A business with a substantial degree of power in a market is not allowed to engage in conduct that has the purpose, effect or likely effect of substantially lessening competition in a market. This behaviour is referred to as ‘misuse of market power’. It is not illegal to have, or to seek to obtain market power by offering the best products and services.
The possession of market power of itself is not unlawful.
To determine whether there has been a misuse of market power, the courts will likely consider the following questions:
- does the company have substantial market power?
- is it engaging in conduct for the purpose, effect or likely effect of substantially lessening competition?
Market power is the ability of a business to insulate itself from competition.
The market may be considered by asking three questions:
- which products are sufficiently close substitutes (the relevant product market)?
- which other businesses are sufficiently nearby to compete effectively (the relevant geographic market)?
- what is the functional level of the market (this relates to the stage(s) in the production/distribution process covered by a market)?
Within that market a business’s market power may be determined by a combination of factors such as:
- how difficult it is for competitors to enter the market
- the business’s ability to behave with little regard to what its competitors, suppliers or customers do
- the market share of the business
- the financial strength of the business
- the ability of the business to consistently restrict competition.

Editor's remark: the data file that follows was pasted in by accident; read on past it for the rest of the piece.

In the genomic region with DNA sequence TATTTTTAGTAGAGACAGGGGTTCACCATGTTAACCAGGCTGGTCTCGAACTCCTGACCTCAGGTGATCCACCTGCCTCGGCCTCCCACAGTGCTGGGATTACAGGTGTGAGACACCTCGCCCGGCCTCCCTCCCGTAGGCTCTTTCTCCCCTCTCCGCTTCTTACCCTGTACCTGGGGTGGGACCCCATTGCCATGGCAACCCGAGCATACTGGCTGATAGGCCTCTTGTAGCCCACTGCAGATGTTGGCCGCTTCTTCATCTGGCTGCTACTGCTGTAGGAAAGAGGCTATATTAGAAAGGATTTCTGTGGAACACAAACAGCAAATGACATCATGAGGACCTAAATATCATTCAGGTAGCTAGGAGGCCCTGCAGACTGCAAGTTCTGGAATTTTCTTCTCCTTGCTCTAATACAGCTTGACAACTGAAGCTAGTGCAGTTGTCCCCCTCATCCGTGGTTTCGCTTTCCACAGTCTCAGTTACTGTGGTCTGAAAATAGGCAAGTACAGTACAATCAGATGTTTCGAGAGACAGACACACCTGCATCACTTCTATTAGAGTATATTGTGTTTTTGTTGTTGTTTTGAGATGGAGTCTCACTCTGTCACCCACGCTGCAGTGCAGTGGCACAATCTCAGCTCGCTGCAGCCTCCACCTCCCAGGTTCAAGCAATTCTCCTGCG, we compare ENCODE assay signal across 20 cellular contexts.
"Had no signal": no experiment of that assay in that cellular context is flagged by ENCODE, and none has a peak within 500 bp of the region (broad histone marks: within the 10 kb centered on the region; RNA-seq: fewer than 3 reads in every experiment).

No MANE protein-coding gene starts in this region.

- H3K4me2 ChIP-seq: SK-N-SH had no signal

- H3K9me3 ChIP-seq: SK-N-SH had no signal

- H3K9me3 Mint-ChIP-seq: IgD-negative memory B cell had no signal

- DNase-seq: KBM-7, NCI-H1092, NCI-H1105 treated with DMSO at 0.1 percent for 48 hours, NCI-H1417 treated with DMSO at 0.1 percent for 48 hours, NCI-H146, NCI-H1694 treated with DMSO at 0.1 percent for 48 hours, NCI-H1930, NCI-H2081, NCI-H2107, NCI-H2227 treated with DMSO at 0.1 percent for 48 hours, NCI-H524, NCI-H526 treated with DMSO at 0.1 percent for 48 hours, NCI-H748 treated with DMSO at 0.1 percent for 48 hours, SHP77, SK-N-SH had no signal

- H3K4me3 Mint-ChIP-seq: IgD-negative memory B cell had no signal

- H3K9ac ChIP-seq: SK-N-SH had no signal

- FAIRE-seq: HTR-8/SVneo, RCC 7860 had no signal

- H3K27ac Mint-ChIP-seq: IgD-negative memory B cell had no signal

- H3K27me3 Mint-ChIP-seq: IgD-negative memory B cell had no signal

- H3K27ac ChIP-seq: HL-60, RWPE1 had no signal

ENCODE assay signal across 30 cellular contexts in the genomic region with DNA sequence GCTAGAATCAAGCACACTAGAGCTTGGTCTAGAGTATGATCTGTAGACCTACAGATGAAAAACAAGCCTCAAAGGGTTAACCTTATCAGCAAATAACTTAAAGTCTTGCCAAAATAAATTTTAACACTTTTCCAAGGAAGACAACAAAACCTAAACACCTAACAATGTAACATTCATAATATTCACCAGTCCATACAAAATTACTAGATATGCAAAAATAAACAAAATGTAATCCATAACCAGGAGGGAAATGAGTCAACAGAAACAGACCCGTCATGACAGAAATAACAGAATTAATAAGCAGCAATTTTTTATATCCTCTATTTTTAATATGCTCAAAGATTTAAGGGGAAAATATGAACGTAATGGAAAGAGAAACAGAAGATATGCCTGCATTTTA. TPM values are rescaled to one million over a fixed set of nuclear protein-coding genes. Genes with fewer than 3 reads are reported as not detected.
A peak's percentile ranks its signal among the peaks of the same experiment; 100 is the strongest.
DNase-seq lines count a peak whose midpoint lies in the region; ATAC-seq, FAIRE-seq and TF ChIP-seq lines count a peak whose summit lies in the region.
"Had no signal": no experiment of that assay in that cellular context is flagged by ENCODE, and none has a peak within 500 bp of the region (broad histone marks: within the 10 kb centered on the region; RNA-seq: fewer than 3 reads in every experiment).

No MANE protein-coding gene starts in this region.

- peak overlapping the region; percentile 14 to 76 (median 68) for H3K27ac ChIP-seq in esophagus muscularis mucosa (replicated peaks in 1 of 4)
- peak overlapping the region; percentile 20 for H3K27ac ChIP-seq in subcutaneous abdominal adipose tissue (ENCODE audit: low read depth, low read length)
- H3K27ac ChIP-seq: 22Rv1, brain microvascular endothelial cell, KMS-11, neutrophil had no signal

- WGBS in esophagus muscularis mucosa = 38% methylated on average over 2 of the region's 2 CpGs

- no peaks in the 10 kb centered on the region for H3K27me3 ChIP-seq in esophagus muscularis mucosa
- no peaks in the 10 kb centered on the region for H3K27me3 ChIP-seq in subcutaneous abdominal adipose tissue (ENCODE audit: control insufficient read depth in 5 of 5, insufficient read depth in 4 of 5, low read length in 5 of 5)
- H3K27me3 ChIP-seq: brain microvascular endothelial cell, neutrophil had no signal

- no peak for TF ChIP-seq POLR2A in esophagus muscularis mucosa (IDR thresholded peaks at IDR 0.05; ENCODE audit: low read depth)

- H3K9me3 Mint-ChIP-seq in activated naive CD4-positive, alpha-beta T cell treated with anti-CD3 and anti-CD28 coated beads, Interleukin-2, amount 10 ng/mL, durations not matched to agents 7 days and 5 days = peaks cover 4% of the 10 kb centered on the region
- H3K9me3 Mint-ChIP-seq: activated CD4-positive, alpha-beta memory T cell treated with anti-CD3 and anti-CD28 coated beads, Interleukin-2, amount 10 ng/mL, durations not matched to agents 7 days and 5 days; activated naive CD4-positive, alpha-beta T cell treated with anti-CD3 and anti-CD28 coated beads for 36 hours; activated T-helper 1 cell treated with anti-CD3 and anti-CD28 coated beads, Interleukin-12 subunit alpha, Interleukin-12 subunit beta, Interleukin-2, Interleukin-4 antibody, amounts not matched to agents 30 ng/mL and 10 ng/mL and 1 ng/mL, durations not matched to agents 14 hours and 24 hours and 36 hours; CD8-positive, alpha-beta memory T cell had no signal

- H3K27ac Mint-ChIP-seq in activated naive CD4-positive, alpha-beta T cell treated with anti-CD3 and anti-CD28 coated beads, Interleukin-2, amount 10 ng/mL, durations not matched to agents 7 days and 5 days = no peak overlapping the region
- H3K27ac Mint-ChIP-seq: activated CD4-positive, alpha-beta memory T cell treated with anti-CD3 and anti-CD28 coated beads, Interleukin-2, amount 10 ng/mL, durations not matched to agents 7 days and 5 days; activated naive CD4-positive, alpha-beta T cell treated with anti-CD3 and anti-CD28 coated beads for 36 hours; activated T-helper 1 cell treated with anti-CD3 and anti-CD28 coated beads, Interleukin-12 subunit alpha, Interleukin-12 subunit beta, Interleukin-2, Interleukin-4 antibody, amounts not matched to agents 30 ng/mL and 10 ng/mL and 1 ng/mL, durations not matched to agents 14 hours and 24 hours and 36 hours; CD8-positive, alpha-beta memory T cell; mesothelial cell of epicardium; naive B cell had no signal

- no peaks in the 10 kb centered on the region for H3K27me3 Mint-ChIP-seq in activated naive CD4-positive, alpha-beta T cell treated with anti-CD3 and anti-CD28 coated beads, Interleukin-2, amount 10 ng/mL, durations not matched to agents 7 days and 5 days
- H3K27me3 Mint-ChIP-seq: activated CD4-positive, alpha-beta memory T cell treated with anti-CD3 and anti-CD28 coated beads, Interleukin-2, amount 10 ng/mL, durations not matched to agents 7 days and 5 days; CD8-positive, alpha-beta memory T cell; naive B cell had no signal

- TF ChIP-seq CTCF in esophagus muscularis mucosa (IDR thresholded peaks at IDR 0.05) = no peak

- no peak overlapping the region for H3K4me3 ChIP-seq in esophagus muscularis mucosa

Even with a substantial degree of market power, a firm will only contravene s. 46 if its conduct has the purpose, effect or likely effect of substantially lessening competition in a relevant market.
- ‘Purpose’ refers to a firm’s intention to achieve a particular result. It can be established by direct evidence or by inference. The purpose specified in s. 46 need not be a firm’s only purpose, but it needs to be a substantial purpose.
- ‘Effect’ refers to the direct consequence of a firm’s conduct. This is determined objectively by examining the actual impact on the competitive process within the relevant market. Although not determinative, evidence of consumer or competitive detriment will be relevant to the ACCC’s consideration of whether to pursue a matter.
- ‘Likely effect’ refers to the likely consequences of a firm’s conduct, including its potential impact on the competitive process. ‘Likely’ means that there is a real chance or a possibility that is not remote.
It is not illegal to have market power or to use it. Conduct by a business with market power is only a contravention of the Competition and Consumer Act 2010 (CCA) if it has the purpose, effect or likely effect of substantially lessening competition.
'Substantial' is an important concept in competition and consumer law and it arises in a number of provisions.
'Substantial’ has been defined in case law as large, weighty, big, real or of substance or not insubstantial. However it is not straightforward; the meaning of substantial depends on the context and in a relative sense.
An effect is considered to be substantial if it is important or weighty in relation to the size of the particular market.
In Stirling Harbour Services Pty Ltd v Bunbury Port Authority  FCA 38; (2000) ATPR 41-752, Justice French said that to work out whether competition is being substantially lessened...
...there [must] be a purpose, effect or likely effect of the impugned conduct on competition which is substantial in the sense of meaningful or relevant to the competitive process.
The ACCC’s Guidelines on Misuse of Market Power describe the general approach the ACCC will take in investigating alleged contraventions of s. 46.
Applying for exemptions - protection from legal action where the public benefit outweighs any public detriment
s.46 — Misuse of market power